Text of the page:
Our first stop was coffee, which lead us to Reykjavik Roasters (Kárastígur 1, 101 Reykjavík, Iceland). “It’s definitely well known”, Guðmundur says with a sigh, “but it is the best, and if you go early, you will beat the line. Better yet, there is a second location in Brautarholt that is not as busy” The coffee here is rich and delicious, and they import the bean and roast it locally which gives it a unique savory taste.

Taking our coffee to go we swing by Brauð (16,, Frakkastígur, 101 Reykjavík, Iceland)  which you need no directions for, as you can just follow your nose. The butter-sweet-and-salt filled fragrance of this tiny bakeshop will lure you in like a siren to a rock. While they are famous for their cinnamon buns, we also tag on two croissants per Guðmundur’s suggestion “I’ve been to Paris many times, but I still always crave my Brauð.”

We head down toward old town, where we duck down a side street and into a little house with a single key for a sign. This is Fischer (Fischersund, 101 Reykjavík, Iceland) which is more then a cosmetic/parfume store, it is a sensory experience. Here hand made scents and botanicals are created from local ingredients, offering you a local experience like no other. “When I visit friends overseas I always stop here, because these gifts are truly unique and truly Icelandic.” Says Guðmundur.

Keeping on a truly Icelandic path we head down to the newly developed Grandi section of town, down by the wharf. “This is my favorite part of town,” my host tells me quietly, “they’ve reclaimed this industrial area, and really none of the tourist have discovered it yet. Theres a great brewery, some really cool shops, and many places to eat, but I like to come here for the chocolate.” When I think Iceland, I don’t immediately think chocolate, but that was about to change quickly. Omnom Chocolate Factory (Hólmaslóð 4, 101 Reykjavík, Iceland) is located at the very far end of the district, but you can smell it a good kilometer away. “We are the northern most producer of Chocolate from actual fresh cocoa beans,” Óskar Þórðarson one of the founders tells us. “We know our providers personally, and we roast our beans in house. That’s what makes it like no other chocolate.” And he was right. Madagascar dark chocolate with black volcanic Icelandic salt is something that needs to be tried to fully understand.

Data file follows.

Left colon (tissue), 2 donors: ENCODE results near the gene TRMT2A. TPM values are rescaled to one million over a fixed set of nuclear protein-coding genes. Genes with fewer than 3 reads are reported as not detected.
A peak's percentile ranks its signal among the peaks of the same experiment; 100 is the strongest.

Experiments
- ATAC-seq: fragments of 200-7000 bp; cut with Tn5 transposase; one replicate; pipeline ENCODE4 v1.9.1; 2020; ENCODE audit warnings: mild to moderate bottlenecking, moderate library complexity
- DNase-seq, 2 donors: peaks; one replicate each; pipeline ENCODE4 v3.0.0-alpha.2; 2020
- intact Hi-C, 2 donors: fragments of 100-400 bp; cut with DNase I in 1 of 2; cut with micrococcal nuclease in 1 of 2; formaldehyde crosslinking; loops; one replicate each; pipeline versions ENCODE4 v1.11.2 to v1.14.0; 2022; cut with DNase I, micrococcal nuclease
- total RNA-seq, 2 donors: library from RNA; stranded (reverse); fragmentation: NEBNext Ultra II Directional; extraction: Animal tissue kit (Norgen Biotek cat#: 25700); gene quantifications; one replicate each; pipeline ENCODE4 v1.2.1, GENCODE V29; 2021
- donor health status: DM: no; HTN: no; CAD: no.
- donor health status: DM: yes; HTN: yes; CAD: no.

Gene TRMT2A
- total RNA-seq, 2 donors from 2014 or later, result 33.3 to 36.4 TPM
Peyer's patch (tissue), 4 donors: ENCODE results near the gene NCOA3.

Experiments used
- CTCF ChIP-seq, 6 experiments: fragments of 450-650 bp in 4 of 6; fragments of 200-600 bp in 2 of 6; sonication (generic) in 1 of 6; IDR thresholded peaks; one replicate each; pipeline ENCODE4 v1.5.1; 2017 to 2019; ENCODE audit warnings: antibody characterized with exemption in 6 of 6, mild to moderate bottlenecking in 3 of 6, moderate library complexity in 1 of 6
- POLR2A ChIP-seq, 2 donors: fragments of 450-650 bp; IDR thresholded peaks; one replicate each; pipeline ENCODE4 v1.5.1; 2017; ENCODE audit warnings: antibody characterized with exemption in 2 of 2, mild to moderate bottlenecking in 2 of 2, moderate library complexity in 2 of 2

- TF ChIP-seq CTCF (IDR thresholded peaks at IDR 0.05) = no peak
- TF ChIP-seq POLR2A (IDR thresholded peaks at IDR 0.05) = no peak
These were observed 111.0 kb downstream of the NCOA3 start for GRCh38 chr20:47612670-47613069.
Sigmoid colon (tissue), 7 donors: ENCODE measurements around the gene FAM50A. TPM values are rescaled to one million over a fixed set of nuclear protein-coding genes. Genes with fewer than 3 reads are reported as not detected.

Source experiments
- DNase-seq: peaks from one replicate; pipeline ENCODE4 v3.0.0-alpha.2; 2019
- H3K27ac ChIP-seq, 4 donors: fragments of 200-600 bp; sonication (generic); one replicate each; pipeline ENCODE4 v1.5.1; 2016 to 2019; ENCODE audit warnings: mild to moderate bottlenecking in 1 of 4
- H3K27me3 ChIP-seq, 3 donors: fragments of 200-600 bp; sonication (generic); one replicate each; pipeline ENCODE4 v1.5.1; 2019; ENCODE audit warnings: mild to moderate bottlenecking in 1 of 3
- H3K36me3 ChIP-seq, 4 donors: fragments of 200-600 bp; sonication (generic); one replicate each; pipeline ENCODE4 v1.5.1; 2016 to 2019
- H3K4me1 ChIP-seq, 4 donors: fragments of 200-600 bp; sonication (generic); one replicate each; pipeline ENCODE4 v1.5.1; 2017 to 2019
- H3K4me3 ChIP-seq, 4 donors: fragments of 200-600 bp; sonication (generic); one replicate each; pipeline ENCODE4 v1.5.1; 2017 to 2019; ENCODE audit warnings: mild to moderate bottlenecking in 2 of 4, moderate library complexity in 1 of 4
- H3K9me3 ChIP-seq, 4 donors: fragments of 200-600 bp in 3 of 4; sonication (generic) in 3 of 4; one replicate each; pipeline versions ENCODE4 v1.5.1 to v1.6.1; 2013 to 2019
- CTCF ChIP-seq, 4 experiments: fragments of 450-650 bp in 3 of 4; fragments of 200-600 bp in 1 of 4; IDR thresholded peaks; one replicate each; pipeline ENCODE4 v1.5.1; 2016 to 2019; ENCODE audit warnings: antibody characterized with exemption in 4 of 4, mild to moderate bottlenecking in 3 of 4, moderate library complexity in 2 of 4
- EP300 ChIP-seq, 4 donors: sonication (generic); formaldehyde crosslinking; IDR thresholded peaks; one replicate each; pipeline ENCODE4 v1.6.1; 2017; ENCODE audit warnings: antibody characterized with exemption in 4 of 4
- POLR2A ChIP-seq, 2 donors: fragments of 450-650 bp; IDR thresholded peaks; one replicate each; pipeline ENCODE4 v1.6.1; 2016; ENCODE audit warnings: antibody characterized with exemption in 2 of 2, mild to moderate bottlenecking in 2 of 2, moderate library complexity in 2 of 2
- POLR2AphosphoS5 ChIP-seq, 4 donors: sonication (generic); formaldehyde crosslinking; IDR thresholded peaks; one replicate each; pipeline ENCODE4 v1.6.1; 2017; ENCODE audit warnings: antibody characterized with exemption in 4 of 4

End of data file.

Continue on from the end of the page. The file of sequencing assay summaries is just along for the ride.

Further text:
Next we hopped a bus just outside the city to visit G man’s favorite distillary, Floki (Lyngás 13 , 210 Garðabær. Phone 6989691). “I’m going to give you true Icelandic whiskey, it’s unlike anything you’ve had before. It’s smoked with sheep dung!” He says with pride like a mother would say “its made with real butter” offering a cupcake. Surprisingly the sheep dung whiskey was sublime; smooth and complex, and unlike any other spirit I have subjected myself to before. “Alcohol was banned in Iceland for many years,” explains Páll one of the distillers, “so most Icelandic people have been distilling in their homes since forever.” Floki takes that mentality and scales it up, making traditional homemade whiskey only with truly all Icelandic grain. The result is a whiskey like no other.